0252 GMT November 22, 2019
Roughly one-third of the planet's arable land is used to grow livestock feed crops. In the Amazon, livestock feed crop cultivation is driving deforestation, UPI wrote.
In addition to requiring significant land use, growing feed crops increase pesticide and fertilizer inputs, causing further environmental damage.
Benjamin Leon Bodirsky, researcher at the Potsdam Institute for Climate Impact Research (PIK), said, "However, a new technology has emerged that might avoid these negative environmental impacts: Microbes can be cultivated with energy, nitrogen and carbon in industrial facilities to produce protein powders, which are then fed instead of soybeans to animals.”
Bodirsky and his colleagues used computer simulations to calculate the economic and environmental impacts of replacing traditional feed with protein-rich microbes.
They determined that by replacing just two percent of livestock feed with lab-grown microbes, five percent of cropland usage, global nitrogen losses and agricultural greenhouse gas emissions could be decreased.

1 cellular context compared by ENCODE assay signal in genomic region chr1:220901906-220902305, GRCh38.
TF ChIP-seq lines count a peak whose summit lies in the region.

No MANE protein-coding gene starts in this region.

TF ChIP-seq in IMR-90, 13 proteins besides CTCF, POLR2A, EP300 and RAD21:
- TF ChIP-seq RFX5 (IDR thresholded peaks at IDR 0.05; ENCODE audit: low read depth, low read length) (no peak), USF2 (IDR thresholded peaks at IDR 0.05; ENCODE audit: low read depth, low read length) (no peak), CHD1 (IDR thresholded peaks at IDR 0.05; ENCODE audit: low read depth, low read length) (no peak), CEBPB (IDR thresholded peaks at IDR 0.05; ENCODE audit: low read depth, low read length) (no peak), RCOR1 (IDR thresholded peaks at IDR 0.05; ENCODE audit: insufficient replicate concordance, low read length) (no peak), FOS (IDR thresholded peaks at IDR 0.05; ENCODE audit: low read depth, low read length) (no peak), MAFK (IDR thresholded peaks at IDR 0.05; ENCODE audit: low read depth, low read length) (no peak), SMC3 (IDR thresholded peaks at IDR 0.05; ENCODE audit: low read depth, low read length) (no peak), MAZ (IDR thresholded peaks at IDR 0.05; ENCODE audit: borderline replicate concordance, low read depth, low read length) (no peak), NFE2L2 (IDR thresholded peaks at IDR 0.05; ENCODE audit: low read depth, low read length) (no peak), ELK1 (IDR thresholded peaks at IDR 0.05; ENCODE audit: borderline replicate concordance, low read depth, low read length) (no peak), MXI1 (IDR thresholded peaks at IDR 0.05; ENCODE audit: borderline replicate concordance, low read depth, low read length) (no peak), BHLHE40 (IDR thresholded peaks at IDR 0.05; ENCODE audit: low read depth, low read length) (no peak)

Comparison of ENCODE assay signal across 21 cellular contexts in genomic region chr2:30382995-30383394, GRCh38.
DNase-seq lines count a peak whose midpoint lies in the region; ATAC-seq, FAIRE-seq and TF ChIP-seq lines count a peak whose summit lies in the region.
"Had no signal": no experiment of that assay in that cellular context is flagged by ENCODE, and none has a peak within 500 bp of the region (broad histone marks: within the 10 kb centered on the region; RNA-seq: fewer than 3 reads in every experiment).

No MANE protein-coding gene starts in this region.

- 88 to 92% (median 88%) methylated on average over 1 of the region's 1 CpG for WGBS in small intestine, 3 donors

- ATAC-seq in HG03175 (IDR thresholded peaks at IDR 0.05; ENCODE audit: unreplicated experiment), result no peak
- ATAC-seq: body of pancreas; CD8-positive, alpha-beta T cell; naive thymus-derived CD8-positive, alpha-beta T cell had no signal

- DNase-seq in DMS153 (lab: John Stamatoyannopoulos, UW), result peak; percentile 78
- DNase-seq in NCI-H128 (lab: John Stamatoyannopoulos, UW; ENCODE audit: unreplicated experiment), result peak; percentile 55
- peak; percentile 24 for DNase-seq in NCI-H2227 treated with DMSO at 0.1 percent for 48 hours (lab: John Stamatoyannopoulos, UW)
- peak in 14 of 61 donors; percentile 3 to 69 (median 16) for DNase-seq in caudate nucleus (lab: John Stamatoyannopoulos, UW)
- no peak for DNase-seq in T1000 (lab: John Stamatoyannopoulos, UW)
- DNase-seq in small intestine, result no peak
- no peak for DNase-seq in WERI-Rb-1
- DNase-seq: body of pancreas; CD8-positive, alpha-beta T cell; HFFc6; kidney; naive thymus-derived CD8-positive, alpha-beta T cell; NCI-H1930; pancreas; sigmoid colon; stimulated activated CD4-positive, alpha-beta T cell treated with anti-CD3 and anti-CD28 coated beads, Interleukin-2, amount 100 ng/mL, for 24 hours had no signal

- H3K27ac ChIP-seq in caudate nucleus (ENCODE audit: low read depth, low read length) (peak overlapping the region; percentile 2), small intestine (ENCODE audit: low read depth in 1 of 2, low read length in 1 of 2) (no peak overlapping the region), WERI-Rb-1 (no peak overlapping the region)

Bodirsky said, "Cultivating feed protein in labs instead of using croplands might be able to mitigate some environmental and climatic impacts of feed production.
"And our study expects that microbial protein will emerge even without policy support, as it is indeed economically profitable."
The technology for lab-grown microbes was developed during the Cold War for space travel. While the growing process can be decoupled from cropland, it requires significant energy use. Improvements in the process's energy efficiency could improve its economic viability.
PIK researcher Isabelle Weindl said, "Feeding microbial protein would not affect livestock productivity.
"In contrast, it could even have positive effects on animal growth performance or milk production."
Despite the benefits offered by lab-grown livestock food — detailed in the journal Environmental Science and Technology — researchers don't see the solution as sufficient to solve global sustainability issues.
PIK scientist Alexander Popp added, "Our findings clearly highlight that the switch to microbial protein alone will not be enough for sustainably transforming our agriculture.
“For our environment and the climate as well as our own health, it might actually be another considerable option to reduce or even skip the livestock ingredient in the food supply chain.
“After further advances in technology, microbial protein could also become a direct part of the human diet — using space food for people's own nutrition."